A famous Ravel piece
Pavane pour une infante defunte (Pavane for a Dead Princess)
Quotes from http://www.answers.com/topic/maurice-ra
During his schooling in Paris, Ravel joined with a number of innovative young composers who referred to themselves as the "Apaches" because of their wild abandon. The group was well known for its drunken revelry.
Ravel was not religious and was probably an atheist. He disliked the overtly religious themes of other composers, such as Richard Wagner, and instead preferred to look to classical mythology for inspiration.
Ravel never married, but he did have several long-running relationships. He was also known to frequent the bordellos of Paris.
During the First World War Ravel was not allowed to enlist because of his age and weak health and instead he became an ambulance driver.
Ravel recreated the dignified, processional character of the pavan in his Pavane pour une infante défunte, but admitted devising the title just because he was pleased by the sound of the words. The music’s elegant simplicity recalls not only a stately Spanish Renaissance court, but also the pastoral serenity of classical civilization.
The standard Ravel photos :
Ravel piccies -
Younger Ravel :
Ravel as a child
Potential slash -
"His two piano concertos in many ways reflect the style of Gershwin."
And from George Gershwin's side - (from http://en.wikipedia.org/wiki/I_Got_Rhyt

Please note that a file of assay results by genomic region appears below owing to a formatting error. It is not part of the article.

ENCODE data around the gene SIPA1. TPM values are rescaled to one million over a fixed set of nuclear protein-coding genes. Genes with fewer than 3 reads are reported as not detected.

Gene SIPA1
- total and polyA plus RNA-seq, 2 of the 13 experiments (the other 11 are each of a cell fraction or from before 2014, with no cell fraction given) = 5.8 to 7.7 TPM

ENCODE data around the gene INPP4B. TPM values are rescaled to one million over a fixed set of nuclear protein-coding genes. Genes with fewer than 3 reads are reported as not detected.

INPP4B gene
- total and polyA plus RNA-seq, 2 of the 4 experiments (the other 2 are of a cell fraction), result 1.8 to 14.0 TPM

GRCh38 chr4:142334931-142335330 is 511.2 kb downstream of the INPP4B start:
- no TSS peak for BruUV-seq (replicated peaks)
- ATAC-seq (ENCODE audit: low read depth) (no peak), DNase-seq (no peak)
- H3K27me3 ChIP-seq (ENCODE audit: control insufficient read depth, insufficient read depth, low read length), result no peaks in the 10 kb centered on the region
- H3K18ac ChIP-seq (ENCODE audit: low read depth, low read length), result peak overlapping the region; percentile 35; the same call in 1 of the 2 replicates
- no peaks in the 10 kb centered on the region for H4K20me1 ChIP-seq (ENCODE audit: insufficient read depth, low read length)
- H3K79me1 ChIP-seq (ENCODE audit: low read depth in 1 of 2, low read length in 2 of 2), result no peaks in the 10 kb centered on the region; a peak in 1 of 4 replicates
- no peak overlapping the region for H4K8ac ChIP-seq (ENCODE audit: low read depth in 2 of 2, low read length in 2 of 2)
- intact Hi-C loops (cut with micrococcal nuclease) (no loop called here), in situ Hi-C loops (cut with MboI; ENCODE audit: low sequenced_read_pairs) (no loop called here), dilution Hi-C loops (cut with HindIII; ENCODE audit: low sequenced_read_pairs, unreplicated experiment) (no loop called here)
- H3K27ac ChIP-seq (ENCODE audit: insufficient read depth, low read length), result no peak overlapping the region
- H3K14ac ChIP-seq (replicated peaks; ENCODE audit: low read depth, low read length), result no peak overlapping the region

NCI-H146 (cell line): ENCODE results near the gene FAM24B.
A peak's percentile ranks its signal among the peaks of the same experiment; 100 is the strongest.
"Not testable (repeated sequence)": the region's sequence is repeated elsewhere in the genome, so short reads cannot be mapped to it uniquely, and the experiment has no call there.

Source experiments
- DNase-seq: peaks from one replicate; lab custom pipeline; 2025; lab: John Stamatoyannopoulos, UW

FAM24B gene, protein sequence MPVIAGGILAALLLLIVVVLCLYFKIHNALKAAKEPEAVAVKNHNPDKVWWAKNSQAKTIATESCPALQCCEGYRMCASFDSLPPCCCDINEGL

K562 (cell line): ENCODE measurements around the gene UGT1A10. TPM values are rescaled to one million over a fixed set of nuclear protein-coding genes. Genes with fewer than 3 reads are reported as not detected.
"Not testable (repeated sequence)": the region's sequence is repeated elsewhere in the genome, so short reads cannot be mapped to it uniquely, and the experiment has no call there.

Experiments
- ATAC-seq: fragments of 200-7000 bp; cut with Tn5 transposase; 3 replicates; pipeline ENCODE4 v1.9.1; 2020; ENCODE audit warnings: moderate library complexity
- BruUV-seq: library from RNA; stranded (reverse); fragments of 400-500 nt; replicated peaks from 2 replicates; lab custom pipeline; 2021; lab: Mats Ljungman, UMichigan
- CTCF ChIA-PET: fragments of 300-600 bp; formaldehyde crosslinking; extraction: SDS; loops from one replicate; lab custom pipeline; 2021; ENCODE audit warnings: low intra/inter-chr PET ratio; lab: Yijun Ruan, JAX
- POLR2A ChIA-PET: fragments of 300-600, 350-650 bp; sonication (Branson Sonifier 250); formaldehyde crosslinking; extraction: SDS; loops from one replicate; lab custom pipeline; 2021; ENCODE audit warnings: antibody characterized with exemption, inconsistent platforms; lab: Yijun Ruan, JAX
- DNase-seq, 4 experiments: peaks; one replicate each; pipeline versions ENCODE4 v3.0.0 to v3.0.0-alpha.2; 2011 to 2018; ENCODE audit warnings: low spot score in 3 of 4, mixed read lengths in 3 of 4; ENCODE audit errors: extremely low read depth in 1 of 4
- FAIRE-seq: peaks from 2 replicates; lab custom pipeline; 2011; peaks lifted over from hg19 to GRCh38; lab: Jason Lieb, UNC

Gershwin was influenced very much by French composers of the early twentieth century. Upon meeting composer Maurice Ravel, Gershwin asked him of the possibility of becoming a student of composition under the master. Ravel is said to have replied, "Why should you be a second-rate Ravel when you can be a first-rate Gershwin?" Ravel was already quite impressed with the ability of Gershwin, commenting, "Personally I find jazz most interesting: the rhythms, the way the melodies are handled, the melodies themselves. I have heard of George Gershwin's works and I find them intriguing." (Mawer 42) The orchestrations in Gershwin's symphonic works often seem similar to those of Ravel; likewise, Ravel's two piano concertos evince an influence of Gershwin. He also asked Igor Stravinsky for lessons; when Stravinsky heard how much Gershwin earned, he replied "How about you give me some lessons?"